ONE THURSDAY IN January 2001, Maksym Igor Popov, a 20-year-old Ukrainian man, walked nervously through the doors of the United States embassy in London. While Popov could have been mistaken for an exchange student applying for a visa, in truth he was a hacker, part of an Eastern European gang that had been raiding US companies and carrying out extortion and fraud. A wave of such attacks was portending a new kind of cold war, between the US and organized criminals in the former Soviet bloc, and Popov, baby-faced and pudgy, with glasses and a crew cut, was about to become the conflict’s first defector.
Four months of phone calls and two prior embassy visits had led Popov to this point. Now he met with an FBI assistant legal attaché to present his passport and make final arrangements. A short time later, he plowed through the wintry cold of Grosvenor Square to a hotel room the embassy had secured for him. He opened both his laptop and the hotel minibar and read his email while downing tiny bottles of whiskey until he passed out. The next day, January 19, 2001, Popov and an FBI escort boarded a TWA flight to the US.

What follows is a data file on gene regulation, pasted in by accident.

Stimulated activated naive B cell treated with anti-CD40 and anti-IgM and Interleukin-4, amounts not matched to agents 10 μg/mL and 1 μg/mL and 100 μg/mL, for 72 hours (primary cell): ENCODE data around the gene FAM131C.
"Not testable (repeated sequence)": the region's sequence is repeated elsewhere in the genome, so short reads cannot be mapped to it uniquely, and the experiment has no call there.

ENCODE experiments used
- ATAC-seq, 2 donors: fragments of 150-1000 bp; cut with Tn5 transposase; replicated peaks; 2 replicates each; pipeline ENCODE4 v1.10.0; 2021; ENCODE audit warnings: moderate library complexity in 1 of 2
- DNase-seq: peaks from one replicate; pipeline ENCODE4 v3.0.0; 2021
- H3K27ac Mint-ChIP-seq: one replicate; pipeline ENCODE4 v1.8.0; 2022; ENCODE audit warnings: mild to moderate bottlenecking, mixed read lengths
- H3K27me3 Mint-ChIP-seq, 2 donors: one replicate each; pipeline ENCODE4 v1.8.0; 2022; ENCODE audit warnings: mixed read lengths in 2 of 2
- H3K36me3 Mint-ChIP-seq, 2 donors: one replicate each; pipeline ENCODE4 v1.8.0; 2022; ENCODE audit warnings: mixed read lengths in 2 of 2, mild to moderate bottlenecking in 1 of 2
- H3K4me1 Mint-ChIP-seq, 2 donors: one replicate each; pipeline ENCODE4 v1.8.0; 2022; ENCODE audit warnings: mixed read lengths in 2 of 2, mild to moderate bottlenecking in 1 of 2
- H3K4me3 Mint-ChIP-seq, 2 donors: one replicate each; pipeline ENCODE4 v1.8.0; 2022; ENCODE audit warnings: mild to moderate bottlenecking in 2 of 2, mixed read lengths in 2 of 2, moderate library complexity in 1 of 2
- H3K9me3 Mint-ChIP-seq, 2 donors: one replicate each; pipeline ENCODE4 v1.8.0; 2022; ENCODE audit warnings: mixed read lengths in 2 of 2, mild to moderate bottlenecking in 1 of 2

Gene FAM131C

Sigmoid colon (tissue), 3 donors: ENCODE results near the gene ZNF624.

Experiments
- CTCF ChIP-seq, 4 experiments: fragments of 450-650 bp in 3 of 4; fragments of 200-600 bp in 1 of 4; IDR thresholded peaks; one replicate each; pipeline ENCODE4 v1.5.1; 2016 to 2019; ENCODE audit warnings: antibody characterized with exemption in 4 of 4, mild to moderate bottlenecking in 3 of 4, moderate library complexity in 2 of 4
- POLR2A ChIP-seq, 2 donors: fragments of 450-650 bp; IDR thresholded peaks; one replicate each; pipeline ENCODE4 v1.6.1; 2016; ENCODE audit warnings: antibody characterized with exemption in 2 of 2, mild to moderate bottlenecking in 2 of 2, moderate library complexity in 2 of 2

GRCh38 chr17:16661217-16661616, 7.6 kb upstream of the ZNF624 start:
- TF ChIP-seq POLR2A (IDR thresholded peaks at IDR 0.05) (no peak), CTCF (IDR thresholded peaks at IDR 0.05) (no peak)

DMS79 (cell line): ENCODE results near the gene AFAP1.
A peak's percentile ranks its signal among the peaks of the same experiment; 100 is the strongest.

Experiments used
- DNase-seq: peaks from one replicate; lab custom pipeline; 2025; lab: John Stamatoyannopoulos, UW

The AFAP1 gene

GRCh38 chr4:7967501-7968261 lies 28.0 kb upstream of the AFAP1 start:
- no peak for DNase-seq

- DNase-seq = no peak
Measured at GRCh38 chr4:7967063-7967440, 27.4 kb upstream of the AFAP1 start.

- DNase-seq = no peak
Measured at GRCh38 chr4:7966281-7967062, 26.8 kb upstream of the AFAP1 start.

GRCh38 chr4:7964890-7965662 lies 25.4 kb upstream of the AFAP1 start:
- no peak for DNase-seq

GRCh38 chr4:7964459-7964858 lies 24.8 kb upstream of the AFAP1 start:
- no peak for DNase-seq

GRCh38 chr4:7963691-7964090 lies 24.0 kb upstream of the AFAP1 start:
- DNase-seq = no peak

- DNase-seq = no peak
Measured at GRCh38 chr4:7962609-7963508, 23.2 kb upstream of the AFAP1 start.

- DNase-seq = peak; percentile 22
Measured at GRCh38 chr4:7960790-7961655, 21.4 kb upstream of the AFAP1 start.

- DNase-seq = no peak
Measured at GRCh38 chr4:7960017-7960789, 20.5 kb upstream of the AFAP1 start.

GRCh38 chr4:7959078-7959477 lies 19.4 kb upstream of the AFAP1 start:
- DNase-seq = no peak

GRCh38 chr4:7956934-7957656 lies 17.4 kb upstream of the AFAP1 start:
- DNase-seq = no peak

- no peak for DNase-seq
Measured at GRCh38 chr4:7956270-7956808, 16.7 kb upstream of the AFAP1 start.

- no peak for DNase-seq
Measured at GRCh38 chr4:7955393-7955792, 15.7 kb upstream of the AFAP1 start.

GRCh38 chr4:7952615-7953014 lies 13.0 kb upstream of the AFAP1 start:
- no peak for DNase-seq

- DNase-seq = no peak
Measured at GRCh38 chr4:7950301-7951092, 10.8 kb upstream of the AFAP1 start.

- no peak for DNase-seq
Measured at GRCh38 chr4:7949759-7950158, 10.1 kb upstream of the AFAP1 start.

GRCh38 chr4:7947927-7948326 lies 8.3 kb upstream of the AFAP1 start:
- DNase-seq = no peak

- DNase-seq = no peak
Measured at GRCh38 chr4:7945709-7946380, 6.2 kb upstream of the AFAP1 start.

Popov was nervous but excited. He’d left behind his parents and everything else familiar to him, but in the US he would be more than a dutiful son and student. Popov was also a wanted man involved in international intrigue, like a character in one of the cyberpunk novels he loved. Now he would reinvent himself by selling his computer security expertise to the government for a decent salary, then transition to an Internet startup and make himself wealthy.